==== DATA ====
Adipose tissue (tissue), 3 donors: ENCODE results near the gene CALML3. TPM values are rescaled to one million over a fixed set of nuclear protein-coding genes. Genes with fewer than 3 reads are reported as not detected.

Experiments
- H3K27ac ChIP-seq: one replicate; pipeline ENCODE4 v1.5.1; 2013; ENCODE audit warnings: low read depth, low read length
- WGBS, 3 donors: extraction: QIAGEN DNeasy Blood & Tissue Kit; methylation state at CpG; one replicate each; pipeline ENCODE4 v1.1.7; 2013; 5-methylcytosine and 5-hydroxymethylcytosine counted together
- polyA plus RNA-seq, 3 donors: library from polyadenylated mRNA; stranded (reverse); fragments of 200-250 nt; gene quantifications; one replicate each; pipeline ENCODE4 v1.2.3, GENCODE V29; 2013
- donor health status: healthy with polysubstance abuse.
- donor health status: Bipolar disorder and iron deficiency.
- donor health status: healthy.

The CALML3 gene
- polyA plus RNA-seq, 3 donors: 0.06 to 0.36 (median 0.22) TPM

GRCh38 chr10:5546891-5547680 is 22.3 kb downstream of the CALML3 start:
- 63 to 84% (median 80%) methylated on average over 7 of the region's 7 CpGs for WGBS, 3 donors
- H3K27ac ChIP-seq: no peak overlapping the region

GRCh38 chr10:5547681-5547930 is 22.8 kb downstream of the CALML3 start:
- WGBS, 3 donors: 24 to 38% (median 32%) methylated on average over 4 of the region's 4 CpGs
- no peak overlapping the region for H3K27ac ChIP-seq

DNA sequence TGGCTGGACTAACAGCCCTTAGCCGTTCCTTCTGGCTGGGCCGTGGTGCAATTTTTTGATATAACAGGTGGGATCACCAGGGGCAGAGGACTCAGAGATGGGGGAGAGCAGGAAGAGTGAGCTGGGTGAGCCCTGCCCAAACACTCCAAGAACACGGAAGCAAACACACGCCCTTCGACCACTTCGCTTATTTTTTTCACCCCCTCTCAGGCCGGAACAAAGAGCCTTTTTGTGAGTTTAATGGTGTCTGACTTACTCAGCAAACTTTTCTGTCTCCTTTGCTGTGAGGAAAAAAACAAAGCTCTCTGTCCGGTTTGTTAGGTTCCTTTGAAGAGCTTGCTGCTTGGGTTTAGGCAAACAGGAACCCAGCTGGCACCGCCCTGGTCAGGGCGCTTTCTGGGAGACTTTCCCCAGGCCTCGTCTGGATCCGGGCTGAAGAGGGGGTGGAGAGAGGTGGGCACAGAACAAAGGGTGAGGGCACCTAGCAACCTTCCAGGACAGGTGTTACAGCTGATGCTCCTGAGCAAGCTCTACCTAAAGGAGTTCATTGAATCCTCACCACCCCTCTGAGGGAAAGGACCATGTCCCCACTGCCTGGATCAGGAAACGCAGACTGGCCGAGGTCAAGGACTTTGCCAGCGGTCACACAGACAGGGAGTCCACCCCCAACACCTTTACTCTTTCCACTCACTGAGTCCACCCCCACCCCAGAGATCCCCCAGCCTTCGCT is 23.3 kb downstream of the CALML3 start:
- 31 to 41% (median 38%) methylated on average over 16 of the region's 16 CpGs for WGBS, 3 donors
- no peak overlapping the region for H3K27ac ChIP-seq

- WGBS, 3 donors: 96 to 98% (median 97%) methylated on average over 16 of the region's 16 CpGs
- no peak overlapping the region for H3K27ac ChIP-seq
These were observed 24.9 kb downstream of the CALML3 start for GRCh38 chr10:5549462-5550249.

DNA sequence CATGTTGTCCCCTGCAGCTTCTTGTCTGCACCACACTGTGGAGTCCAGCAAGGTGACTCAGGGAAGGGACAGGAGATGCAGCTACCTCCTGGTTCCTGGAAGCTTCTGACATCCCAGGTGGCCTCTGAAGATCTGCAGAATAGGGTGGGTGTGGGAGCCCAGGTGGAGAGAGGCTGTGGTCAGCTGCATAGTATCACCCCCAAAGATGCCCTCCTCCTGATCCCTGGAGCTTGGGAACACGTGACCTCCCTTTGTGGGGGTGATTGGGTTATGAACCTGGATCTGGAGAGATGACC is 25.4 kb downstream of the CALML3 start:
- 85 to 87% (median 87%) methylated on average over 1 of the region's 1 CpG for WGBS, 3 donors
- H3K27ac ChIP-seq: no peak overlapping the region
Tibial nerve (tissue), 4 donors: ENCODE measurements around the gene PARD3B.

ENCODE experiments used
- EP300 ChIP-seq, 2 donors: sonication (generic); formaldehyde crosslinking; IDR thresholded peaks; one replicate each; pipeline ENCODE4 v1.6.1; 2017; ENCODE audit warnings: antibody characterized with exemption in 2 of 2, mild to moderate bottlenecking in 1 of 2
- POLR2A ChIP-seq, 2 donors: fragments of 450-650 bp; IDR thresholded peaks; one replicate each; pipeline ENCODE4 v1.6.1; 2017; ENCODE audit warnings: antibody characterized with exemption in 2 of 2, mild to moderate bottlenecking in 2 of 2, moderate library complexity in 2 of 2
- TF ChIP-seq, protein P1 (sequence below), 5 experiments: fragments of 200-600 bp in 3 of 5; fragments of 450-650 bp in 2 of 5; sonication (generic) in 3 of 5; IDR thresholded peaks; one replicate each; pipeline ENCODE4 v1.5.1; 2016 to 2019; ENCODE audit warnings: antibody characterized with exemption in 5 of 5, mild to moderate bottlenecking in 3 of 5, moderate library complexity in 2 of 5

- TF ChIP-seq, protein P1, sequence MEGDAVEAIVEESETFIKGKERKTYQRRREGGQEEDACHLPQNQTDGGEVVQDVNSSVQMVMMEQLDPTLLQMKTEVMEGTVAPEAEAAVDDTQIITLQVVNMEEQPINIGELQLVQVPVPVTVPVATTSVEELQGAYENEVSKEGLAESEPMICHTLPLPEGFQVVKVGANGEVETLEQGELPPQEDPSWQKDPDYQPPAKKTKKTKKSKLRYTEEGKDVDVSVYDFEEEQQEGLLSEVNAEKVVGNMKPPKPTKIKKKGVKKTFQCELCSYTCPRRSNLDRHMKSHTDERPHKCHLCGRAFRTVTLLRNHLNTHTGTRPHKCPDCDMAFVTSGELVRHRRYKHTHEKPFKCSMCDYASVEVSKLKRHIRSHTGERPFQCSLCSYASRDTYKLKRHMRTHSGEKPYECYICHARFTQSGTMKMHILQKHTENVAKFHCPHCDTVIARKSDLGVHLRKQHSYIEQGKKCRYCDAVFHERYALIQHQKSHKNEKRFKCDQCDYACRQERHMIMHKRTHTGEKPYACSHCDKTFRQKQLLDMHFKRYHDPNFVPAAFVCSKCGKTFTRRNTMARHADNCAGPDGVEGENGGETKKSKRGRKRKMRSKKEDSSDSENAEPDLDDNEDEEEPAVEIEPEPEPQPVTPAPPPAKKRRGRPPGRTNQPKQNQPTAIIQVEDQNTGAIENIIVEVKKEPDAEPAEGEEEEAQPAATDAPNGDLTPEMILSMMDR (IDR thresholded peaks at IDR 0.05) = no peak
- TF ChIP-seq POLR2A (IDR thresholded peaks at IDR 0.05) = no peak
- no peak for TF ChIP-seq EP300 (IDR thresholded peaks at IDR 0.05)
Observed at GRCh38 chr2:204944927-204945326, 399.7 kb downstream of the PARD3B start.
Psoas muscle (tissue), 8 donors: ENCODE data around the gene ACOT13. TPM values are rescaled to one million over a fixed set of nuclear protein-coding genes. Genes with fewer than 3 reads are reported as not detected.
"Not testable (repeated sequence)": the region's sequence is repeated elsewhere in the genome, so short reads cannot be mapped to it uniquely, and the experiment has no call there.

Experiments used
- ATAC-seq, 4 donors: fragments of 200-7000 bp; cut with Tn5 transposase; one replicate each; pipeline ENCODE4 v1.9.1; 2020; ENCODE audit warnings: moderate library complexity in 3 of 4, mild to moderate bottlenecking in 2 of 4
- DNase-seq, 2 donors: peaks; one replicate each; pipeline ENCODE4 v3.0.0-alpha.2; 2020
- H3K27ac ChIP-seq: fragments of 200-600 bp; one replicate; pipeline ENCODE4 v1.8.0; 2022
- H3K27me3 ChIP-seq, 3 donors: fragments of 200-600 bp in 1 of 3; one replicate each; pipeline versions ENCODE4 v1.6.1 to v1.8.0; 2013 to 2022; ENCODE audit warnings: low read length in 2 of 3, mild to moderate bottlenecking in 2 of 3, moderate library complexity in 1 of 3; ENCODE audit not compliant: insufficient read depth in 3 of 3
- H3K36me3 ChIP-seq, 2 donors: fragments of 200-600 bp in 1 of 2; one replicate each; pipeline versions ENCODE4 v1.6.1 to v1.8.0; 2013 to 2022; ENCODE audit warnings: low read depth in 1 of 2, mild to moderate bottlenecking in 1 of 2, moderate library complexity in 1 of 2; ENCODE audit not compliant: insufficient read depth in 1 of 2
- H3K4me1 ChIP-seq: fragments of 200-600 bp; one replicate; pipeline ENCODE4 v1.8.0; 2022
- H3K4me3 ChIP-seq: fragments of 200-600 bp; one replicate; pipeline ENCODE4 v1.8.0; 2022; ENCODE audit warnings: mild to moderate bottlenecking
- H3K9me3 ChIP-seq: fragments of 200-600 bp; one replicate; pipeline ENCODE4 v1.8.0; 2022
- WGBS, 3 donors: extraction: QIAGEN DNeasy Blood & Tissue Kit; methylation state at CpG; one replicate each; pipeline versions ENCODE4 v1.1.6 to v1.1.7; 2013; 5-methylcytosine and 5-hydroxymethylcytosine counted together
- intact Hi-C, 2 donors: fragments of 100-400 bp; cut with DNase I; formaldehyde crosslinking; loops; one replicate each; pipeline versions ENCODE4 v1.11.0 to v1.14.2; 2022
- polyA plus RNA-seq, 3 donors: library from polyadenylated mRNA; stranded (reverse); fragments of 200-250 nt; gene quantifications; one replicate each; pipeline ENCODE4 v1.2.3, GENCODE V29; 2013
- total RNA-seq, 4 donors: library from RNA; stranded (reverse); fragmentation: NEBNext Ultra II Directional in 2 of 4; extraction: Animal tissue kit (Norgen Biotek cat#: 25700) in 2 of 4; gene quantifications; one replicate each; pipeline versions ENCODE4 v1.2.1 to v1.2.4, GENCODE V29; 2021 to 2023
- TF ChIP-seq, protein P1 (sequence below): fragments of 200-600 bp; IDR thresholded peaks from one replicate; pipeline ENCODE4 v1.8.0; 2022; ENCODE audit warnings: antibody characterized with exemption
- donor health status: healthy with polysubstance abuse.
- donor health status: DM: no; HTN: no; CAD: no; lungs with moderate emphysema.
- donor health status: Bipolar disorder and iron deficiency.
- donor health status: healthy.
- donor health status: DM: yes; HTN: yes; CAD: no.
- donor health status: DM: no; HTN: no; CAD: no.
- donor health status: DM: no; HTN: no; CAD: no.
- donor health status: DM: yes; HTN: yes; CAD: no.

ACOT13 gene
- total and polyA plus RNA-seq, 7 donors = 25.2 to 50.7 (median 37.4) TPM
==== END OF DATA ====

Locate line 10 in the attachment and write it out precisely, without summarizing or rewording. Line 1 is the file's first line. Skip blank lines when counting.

- polyA plus RNA-seq, 3 donors: 0.06 to 0.36 (median 0.22) TPM